b.10 June 1907 d.3 April 1978
MRCS LRCP(1930) MB BS Lond(1931) MRCP(1932) MD(1933) FRCP(1941)
Norman Plummer was born in Butterworth, South Africa. His father Walter James Plummer was a bank manager. His mother was Marianne Eveline Clarence. He was educated in South Africa before training at Guy’s Hospital, where he had a brilliant student career, obtaining a gold medal in medicine. After house appointments at Guy’s Hospital and a year’s postgraduate work in Amsterdam, he was appointed in 1933 medical registrar at Charing Cross Hospital. Two years later he was appointed physician to the Hospital, a post he held until his retirement in 1973.
He was fully engaged in hospital work at Charing Cross Hospital and in teaching, research, and private practice when the 1939-1945 war started. He served with great distinction, enjoying his arduous army service acting as consultant physician to the army in the Middle East with the rank of brigadier. He returned after the war to Charing Cross and the London Chest Hospitals. He was also consultant physician to Bromley and Edenbridge Hospitals. He served in these smaller hospitals as a consultant physician in the true sense of the word; though not concerned with day to day management,he showed his superb skill and judgement, spending endless time on a difficult problem.
Plummer was the ideal physician to successions of senior registrars at Charing Cross, London Chest and Bromley Hospitals, and many considered him the finest physician they had known. He did an immense amount of clinical work, despite the fact that he was responsible for a large number of beds with rapid turnover in different hospitals. He never shed this heavy load during the time when the trend was for consultants to have fewer patients all confined to one hospital. Much of his postgraduate teaching and research were carried out at the London Chest Hospital; his special interest in later years was a study of aspergillosis, on which he did much original work. He made pioneer contributions in the field of fungal chest infections. He acted as senior vice-president and senior censor to the College in 1970.
Plummer was modest and unassuming but could be very outspoken when the occasion arose. He would have found particularly irksome concepts mostly introduced since he retired, such as consensus decisions made by health teams in the management of patients. He hated the proliferation of committees, especially when these encroached on the working day. His quiet self-confidence was a comfort to the patients. He had a peculiar quality of unassailable integrity, difficult to describe but obvious to those who knew him. He was intolerant of shoddy behaviour, and would go to any lengths to help not just his friends but anyone he felt had been unfairly treated. He worked in an era when the part-time London teaching hospitals physicians had the greatest influence on British medicine, and when the autocratic attitude of this group caused some resentment. However, he was always as critical of his part-time colleagues who failed to pull their weight, as of the full-time staff who did not meet their commitments.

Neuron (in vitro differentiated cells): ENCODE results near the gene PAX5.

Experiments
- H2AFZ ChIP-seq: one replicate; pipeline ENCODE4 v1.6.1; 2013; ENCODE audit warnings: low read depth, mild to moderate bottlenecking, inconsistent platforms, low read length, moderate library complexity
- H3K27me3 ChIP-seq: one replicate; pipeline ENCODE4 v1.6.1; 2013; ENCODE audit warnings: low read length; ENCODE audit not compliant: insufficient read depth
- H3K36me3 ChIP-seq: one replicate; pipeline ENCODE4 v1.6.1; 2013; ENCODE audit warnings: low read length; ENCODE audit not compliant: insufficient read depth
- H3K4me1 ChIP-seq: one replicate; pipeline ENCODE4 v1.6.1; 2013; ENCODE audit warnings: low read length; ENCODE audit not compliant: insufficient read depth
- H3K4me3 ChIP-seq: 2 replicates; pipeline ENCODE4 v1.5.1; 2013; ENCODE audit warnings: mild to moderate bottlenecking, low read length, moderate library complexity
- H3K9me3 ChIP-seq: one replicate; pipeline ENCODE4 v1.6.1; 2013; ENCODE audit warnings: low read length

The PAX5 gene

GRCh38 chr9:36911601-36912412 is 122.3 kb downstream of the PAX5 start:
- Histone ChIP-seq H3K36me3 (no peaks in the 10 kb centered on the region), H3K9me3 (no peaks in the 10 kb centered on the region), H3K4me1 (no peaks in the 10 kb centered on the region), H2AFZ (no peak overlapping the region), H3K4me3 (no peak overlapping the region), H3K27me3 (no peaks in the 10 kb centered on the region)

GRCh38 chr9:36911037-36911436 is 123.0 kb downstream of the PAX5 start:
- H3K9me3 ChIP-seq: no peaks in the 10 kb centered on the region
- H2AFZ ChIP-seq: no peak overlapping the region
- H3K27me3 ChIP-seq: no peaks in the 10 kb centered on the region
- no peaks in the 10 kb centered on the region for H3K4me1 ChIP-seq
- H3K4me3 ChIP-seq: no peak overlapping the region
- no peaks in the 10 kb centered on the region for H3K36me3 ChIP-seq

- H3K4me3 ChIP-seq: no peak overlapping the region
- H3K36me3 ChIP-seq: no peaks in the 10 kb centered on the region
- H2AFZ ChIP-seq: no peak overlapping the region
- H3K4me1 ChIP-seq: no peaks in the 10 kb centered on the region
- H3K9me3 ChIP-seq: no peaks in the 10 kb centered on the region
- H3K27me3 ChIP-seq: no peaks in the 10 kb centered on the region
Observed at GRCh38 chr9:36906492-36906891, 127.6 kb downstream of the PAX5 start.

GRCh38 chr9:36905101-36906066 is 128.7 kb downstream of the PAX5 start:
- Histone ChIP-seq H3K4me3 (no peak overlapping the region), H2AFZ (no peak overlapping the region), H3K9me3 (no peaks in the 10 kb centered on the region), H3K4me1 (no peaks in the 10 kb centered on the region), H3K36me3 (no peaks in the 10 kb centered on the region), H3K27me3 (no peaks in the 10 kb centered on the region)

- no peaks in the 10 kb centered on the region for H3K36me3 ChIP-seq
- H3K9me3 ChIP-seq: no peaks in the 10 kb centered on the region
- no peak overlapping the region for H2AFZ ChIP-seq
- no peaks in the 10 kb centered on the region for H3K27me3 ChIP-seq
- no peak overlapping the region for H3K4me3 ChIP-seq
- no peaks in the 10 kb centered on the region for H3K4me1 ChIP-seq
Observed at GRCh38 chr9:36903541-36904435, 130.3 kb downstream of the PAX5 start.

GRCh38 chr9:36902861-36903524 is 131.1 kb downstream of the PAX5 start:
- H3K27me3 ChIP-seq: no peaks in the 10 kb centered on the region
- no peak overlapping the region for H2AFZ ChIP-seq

His recreations included tennis and golf, but he also played cricket against the Charing Cross students for many years. He was especially kind to junior colleagues whom he entertained in the happy atmosphere of his home. He had a fine sense of humour, and showed characteristic courage in his terminal illness. He left a wife, Helen, the daughter of Tom Kenneth Wilson, a businessman, three daughters, and a son who also became a doctor.
[Brit.med.J., 1978, 2, 284; Lancet, 1978, 1, 946; Times, 13 Apr 1978]
(Volume VII, page 474)
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